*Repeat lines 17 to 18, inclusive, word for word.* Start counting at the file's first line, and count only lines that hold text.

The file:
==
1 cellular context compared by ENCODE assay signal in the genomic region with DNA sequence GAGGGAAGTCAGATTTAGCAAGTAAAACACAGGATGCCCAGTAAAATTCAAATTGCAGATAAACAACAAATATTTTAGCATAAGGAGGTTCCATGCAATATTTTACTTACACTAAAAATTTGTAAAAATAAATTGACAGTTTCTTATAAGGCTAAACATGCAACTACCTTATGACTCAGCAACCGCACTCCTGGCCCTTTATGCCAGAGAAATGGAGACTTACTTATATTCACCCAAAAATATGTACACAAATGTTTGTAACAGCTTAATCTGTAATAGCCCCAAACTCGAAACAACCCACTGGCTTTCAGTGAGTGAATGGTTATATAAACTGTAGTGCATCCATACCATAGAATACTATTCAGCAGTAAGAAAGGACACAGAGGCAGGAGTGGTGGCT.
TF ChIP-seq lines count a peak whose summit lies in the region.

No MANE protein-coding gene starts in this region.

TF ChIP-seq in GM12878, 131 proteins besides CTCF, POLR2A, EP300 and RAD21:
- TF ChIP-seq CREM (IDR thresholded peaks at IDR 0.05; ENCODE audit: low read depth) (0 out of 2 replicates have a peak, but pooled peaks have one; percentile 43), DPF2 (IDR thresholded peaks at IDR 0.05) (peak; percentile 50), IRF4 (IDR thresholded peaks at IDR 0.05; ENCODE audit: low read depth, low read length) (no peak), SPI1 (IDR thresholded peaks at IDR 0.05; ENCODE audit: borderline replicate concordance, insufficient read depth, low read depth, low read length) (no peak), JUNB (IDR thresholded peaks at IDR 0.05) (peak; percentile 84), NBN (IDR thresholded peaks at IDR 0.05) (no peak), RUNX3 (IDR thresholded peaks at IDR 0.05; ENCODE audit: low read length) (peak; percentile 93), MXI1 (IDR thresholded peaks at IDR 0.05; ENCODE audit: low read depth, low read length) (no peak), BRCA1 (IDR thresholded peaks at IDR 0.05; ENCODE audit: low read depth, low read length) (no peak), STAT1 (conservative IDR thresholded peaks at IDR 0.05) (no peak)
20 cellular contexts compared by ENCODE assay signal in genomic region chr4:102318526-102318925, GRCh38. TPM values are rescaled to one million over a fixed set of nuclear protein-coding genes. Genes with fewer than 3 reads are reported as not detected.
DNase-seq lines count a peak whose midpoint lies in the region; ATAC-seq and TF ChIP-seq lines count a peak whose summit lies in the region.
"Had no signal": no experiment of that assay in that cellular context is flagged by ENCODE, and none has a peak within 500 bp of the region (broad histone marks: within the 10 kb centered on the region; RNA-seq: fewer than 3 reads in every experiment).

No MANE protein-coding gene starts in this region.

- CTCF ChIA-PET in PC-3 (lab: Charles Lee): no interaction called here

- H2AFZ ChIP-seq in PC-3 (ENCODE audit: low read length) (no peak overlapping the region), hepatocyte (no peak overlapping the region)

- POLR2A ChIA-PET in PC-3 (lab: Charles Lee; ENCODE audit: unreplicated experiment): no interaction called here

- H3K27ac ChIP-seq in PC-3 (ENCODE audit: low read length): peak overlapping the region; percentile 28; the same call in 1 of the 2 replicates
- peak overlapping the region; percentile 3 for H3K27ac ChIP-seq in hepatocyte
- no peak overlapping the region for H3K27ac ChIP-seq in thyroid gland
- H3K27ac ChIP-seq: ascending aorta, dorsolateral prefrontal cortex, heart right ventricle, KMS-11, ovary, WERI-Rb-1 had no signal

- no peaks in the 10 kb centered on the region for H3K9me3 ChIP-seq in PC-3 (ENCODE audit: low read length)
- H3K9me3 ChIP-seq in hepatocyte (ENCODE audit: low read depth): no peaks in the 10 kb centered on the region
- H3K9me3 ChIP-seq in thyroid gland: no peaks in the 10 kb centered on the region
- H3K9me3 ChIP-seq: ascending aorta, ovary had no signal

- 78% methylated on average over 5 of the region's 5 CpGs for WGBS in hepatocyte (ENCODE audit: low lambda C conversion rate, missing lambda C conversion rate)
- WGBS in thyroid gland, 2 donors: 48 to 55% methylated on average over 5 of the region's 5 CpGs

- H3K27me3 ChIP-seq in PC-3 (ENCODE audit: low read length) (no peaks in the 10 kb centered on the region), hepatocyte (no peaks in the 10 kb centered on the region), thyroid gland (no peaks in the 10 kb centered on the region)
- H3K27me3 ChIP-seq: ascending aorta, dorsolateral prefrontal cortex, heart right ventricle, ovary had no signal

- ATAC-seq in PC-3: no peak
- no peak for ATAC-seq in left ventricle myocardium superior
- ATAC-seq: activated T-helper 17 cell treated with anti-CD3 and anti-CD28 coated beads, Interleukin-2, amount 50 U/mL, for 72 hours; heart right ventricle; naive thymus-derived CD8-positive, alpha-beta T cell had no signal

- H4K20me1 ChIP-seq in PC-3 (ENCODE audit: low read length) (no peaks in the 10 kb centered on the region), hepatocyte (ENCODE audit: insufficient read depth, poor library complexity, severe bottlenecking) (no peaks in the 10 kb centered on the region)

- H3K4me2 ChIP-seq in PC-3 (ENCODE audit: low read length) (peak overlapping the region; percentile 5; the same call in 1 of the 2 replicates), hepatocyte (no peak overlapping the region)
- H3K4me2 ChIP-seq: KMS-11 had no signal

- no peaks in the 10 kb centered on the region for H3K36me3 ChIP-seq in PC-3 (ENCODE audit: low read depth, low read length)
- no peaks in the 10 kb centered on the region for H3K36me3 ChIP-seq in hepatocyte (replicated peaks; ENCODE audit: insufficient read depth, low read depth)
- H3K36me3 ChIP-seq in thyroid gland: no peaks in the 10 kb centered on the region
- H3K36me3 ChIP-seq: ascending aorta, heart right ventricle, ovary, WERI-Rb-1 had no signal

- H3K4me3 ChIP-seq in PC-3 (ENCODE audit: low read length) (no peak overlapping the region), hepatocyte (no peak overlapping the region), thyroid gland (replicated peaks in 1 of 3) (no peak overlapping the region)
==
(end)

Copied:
- no peaks in the 10 kb centered on the region for H3K9me3 ChIP-seq in PC-3 (ENCODE audit: low read length)
- H3K9me3 ChIP-seq in hepatocyte (ENCODE audit: low read depth): no peaks in the 10 kb centered on the region